ICE hacked its algorithmic risk-assessment tool so it recommended detention for everyone

One of the more fascinating and horrible details in Reuters' thoroughly fascinating and horrible long-form report on Trump's cruel border policies is this nugget: ICE hacked the risk-assessment tool it used to decide whom to imprison so that it recommended that everyone should be detained.

This gave ICE a kind of empirical facewash for its racist and inhumane policies: they could claim that the computer forced them to imprison people by identifying them as high-risk. The policy let ICE triple its detention rate, imprisoning 43,000 people.

The risk assessment software requires the ICE agent to ask the immigrant up to 178 questions and the assessment must be reviewed twice, which the DHS claimed can "add several hours to alien intake processing." Although the assessment asks for biometric information, details of the apprehension, special vulnerabilities such as mental illness, and about community ties, it does not take into account things like the rate at which detainees are later granted asylum or those that were granted bond release and then went into hiding. Not including this follow up data makes it difficult to determine the accuracy of the system and increase its predictive capabilities.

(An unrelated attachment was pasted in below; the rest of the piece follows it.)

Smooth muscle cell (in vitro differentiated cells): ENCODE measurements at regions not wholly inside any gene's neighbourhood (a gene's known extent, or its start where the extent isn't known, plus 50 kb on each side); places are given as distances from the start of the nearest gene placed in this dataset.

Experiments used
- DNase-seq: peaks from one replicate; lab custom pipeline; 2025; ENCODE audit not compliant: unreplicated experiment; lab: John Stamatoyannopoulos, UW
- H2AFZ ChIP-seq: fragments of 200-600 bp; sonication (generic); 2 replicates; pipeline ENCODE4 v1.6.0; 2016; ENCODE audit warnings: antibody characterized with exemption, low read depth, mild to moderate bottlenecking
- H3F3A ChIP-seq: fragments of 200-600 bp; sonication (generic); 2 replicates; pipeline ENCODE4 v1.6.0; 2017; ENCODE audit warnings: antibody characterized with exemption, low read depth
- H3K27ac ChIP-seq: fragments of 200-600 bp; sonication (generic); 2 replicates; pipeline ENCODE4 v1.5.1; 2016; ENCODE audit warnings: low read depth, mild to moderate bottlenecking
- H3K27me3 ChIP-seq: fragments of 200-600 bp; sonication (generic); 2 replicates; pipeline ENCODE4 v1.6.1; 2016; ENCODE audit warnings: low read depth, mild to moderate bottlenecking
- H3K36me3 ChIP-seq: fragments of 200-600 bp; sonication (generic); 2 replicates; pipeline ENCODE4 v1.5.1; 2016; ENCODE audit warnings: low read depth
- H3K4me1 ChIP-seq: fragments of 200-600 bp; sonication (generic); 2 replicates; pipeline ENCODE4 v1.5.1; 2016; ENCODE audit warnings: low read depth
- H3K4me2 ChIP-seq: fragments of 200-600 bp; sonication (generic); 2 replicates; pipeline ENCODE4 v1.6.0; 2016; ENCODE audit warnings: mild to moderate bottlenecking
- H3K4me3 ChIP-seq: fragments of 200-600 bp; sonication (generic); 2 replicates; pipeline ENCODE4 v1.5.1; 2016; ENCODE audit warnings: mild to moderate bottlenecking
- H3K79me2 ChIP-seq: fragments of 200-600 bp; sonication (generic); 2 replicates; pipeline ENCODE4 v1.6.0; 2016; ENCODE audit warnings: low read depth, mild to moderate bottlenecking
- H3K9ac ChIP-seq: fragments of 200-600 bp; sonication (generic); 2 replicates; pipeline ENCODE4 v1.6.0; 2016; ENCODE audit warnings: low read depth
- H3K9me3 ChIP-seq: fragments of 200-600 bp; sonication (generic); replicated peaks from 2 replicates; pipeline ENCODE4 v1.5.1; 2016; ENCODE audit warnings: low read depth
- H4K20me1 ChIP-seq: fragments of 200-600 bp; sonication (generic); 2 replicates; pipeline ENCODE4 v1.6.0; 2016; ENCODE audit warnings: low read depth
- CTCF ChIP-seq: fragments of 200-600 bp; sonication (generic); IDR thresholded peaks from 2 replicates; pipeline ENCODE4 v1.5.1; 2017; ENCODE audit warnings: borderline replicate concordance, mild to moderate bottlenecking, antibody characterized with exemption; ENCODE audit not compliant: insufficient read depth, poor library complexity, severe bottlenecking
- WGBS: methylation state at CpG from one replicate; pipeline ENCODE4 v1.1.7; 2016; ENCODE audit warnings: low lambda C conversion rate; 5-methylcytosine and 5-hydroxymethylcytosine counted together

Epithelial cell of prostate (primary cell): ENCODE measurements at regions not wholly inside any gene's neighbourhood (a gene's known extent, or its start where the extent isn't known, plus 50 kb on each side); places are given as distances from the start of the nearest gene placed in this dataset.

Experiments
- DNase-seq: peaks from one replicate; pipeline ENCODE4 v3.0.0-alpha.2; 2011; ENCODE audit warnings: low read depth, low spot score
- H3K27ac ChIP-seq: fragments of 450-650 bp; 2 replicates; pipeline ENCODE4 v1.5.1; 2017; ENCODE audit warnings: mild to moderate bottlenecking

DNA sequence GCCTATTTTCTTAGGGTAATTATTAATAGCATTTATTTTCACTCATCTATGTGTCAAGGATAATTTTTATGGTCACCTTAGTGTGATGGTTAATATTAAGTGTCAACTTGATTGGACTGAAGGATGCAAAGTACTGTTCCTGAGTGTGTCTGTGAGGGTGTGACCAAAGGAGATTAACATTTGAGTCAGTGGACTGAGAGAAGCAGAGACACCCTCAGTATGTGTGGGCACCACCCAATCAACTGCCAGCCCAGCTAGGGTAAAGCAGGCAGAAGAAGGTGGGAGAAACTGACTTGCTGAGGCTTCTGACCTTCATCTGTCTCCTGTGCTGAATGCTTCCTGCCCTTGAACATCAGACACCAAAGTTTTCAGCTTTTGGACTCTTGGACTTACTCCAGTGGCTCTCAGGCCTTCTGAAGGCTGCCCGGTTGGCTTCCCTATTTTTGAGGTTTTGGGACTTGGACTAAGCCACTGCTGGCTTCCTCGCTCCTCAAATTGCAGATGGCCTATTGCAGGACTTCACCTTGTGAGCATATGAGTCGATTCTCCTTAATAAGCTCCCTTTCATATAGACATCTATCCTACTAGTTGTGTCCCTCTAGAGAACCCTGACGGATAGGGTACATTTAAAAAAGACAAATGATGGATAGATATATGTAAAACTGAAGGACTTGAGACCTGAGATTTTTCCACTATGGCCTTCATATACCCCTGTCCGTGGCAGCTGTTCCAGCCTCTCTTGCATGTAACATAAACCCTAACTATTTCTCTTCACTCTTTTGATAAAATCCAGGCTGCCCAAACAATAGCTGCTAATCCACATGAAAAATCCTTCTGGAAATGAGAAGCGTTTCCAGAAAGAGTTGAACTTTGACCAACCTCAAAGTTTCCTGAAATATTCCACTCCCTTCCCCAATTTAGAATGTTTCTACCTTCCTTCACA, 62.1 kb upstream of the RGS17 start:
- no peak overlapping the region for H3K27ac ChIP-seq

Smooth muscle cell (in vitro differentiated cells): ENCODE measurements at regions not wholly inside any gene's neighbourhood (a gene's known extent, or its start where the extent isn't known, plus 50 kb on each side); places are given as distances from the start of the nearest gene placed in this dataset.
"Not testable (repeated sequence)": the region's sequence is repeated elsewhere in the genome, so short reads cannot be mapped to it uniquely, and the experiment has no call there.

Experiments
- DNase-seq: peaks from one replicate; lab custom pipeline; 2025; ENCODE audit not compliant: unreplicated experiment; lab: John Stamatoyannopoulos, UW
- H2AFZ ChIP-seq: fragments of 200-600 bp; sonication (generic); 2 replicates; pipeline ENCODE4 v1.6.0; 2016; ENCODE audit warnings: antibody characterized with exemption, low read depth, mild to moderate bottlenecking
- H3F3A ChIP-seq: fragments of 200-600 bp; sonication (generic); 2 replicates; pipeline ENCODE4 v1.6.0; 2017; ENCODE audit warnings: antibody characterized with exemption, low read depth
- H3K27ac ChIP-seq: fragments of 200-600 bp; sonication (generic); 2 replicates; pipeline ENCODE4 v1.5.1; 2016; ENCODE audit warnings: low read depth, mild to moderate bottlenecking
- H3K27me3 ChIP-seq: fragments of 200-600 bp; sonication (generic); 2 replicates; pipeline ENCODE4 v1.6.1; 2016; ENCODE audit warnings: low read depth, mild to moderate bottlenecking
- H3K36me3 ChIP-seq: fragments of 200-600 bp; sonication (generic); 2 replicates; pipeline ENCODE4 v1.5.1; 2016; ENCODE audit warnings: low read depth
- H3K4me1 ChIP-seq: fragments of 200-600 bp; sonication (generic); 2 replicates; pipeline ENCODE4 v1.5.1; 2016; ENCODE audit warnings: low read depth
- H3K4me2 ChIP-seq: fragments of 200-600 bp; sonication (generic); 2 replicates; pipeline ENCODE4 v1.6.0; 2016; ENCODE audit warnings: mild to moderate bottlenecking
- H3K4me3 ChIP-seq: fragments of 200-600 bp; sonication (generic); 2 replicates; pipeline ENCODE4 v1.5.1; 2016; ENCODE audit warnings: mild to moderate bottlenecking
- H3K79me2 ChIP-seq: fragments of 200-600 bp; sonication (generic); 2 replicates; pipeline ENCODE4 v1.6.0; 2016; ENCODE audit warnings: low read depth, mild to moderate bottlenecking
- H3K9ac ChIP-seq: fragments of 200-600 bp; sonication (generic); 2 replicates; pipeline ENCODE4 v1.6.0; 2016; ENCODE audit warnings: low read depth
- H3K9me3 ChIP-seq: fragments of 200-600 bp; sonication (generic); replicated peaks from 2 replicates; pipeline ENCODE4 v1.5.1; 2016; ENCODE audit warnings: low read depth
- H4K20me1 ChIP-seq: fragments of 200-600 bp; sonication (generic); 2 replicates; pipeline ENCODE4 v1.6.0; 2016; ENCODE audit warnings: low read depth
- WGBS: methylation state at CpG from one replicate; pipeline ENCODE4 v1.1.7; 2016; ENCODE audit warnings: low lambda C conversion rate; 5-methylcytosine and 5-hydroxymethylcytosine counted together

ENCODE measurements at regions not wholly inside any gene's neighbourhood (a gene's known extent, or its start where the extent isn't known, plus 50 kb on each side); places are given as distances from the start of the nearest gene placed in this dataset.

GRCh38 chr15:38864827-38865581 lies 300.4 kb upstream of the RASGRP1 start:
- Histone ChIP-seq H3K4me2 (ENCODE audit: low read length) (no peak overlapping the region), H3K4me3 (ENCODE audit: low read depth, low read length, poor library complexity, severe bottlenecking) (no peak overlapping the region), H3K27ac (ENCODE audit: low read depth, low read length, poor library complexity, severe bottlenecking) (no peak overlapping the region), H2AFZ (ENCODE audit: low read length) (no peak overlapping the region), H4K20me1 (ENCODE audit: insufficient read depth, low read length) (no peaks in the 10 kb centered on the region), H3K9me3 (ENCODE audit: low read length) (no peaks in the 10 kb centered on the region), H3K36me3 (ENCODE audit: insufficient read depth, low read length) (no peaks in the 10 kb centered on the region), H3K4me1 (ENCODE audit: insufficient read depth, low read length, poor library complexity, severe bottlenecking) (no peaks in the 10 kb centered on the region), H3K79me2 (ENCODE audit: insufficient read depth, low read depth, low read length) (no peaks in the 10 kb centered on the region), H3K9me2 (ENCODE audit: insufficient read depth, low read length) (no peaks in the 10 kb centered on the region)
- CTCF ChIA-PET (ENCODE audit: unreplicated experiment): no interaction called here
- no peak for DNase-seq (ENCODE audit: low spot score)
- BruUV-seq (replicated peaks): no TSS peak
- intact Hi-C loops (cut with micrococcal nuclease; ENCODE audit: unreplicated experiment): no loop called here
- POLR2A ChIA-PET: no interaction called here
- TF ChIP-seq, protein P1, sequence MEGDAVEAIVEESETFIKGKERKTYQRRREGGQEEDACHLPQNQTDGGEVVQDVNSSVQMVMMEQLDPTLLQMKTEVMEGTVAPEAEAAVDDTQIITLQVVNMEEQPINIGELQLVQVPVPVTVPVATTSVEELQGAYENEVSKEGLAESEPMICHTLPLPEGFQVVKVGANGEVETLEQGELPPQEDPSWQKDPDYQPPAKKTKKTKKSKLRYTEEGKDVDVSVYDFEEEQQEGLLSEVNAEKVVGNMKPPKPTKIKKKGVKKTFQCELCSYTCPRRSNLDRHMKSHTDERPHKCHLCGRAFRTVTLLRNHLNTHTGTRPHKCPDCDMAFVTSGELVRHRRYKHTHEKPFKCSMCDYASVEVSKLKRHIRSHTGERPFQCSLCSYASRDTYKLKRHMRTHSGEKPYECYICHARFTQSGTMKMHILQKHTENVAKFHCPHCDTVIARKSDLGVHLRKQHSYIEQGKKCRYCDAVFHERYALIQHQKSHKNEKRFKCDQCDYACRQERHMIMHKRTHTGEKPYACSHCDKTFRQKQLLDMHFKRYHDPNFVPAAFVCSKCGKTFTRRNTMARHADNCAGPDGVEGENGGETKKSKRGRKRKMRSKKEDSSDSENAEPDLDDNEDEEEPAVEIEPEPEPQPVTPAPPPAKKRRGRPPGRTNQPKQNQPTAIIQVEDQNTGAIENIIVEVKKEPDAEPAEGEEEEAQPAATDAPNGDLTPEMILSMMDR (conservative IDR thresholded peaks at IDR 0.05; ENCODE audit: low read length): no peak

In a 2015 review of the risk assessment system, the DHS claims the software is ineffective when it comes to complex cases, which the computer system will refer to a ICE supervising officer. According to the DHS, during its first year of use the system was unable to make a detain or release recommendation on nearly 20 percent of all cases. Furthermore, ICE officers ended up overriding nearly 22 percent of case decisions made by the system during the first year. Subsequent algorithm changes made by ICE in 2014 reduced the override rate to 7.6 percent.

Prior to ICE's changes to its risk assessment software that result in mandatory detention for all apprehended immigrants, the only immigrants that would automatically be detained were those with serious criminal histories. According to the most recent data released by ICE cited in the Reuters report, the most serious crime committed by nearly half of arrested immigrants during the first 100 days of the Trump administration were traffic violations, which didn't include drunk driving.

ICE Modified Its 'Risk Assessment' Software So It Automatically Recommends Detention [Daniel Oberhaus/Motherboard]

(Image: Cryteria, CC-BY)